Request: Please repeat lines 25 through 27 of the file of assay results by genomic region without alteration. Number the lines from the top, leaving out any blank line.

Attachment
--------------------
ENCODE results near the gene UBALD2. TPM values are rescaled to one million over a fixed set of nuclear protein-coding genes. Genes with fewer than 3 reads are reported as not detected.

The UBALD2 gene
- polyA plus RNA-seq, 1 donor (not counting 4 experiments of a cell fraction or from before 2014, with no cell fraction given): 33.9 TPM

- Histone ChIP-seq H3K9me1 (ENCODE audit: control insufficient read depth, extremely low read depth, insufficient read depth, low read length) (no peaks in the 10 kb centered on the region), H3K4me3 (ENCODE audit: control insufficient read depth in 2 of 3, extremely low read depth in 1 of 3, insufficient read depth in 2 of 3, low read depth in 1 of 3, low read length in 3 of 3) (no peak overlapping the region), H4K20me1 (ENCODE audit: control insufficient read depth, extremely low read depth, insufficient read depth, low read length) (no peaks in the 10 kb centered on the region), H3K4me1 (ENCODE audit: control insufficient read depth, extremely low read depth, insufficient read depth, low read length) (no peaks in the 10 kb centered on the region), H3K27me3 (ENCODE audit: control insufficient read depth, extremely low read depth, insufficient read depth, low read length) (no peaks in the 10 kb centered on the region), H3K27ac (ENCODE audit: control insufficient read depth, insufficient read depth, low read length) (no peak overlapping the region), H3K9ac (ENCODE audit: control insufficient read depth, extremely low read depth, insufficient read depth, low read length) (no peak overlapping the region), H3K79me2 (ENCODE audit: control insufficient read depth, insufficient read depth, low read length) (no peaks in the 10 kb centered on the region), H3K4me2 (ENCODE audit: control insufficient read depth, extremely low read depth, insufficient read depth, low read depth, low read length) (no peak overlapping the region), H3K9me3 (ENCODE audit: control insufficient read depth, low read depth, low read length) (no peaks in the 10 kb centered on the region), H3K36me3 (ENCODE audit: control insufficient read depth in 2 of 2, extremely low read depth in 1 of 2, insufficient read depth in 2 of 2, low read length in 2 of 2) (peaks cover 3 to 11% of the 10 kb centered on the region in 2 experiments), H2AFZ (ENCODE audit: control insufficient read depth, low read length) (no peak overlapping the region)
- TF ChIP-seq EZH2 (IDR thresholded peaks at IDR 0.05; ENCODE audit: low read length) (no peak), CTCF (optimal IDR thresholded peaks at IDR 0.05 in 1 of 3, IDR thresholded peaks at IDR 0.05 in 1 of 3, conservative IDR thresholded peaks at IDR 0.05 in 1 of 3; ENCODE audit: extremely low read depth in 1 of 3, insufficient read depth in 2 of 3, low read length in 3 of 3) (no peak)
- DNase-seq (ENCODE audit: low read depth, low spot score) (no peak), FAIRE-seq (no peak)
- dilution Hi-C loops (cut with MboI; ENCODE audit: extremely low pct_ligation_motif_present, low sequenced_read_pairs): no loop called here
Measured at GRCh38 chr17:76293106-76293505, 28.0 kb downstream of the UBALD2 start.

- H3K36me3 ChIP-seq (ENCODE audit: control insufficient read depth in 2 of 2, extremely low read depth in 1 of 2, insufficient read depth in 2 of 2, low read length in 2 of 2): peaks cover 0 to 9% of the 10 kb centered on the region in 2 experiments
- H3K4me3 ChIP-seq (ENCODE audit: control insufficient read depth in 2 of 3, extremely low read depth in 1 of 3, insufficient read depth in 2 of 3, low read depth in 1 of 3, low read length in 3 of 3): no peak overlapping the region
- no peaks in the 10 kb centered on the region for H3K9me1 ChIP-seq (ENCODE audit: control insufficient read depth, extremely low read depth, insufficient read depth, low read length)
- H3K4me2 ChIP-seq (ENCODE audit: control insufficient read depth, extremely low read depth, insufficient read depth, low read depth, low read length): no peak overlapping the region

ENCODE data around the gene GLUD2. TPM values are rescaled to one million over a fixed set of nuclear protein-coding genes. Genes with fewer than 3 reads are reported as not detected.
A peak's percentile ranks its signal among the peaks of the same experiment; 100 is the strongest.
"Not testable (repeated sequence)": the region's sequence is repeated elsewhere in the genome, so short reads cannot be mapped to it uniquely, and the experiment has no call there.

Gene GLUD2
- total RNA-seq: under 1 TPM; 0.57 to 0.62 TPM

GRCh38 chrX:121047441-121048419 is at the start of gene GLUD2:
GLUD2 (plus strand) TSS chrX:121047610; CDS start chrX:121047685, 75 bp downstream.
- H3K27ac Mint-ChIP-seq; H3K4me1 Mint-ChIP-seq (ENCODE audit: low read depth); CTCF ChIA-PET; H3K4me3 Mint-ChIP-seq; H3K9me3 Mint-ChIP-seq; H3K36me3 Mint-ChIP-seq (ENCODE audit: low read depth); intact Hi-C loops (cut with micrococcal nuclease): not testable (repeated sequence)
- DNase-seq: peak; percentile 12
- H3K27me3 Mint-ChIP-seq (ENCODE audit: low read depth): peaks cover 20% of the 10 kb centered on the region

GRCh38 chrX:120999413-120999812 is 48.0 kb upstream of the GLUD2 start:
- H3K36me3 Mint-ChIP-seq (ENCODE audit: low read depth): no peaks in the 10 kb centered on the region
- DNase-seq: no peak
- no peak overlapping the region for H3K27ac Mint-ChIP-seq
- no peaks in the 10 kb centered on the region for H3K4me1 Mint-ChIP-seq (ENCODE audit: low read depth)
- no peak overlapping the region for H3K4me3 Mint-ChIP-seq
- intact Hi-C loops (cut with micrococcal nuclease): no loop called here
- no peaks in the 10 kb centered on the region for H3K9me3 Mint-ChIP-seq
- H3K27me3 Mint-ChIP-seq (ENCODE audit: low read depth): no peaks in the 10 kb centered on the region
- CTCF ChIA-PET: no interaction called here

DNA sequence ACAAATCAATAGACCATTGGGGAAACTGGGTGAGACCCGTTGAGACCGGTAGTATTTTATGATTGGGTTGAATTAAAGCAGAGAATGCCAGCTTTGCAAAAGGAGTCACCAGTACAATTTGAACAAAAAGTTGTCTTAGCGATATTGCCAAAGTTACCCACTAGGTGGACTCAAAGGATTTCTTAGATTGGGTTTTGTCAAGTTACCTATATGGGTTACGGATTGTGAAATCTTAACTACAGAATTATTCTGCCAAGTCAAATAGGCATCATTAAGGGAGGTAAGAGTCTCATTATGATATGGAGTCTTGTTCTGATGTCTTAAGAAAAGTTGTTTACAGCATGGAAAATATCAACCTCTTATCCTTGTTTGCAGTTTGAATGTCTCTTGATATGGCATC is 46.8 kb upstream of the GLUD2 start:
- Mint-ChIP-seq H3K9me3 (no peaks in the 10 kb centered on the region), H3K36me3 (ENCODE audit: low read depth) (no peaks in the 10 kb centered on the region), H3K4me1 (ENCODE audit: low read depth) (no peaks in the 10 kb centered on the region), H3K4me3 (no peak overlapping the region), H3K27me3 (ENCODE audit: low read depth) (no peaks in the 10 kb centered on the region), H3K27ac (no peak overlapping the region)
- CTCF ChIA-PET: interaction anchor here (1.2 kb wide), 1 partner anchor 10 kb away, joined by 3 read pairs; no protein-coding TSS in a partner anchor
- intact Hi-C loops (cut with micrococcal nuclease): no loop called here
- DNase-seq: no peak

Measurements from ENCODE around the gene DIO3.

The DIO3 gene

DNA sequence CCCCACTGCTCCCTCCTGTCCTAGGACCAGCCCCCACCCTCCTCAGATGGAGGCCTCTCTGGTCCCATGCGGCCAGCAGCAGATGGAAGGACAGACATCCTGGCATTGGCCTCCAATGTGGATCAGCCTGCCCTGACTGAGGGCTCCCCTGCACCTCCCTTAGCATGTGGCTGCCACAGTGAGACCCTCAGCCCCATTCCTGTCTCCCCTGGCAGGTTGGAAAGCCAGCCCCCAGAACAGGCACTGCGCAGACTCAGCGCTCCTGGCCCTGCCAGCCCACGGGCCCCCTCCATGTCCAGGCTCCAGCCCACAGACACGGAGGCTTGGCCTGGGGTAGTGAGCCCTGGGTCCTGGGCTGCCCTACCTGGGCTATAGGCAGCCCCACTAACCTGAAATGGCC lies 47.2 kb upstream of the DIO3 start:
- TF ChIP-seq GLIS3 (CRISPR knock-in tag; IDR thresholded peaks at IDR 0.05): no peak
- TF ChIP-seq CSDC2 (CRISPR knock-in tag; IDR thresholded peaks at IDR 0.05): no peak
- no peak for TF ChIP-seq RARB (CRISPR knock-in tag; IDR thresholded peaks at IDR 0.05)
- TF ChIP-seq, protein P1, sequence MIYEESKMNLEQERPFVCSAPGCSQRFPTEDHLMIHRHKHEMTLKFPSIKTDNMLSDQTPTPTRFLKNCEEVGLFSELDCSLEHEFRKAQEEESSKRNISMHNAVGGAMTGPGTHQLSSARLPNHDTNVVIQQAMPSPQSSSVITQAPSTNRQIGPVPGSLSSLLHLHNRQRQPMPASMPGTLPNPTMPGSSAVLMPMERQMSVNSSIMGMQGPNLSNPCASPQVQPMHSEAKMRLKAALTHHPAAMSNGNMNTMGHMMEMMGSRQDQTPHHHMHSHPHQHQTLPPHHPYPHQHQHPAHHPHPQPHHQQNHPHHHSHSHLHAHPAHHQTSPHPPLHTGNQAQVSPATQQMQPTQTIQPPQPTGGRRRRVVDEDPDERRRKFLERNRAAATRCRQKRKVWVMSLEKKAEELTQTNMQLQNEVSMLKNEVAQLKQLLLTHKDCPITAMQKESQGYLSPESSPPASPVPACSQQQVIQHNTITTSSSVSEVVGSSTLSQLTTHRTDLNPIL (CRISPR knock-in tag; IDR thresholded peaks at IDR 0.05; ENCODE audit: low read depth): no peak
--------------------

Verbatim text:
- DNase-seq: no peak
- no peak overlapping the region for H3K27ac Mint-ChIP-seq
- no peaks in the 10 kb centered on the region for H3K4me1 Mint-ChIP-seq (ENCODE audit: low read depth)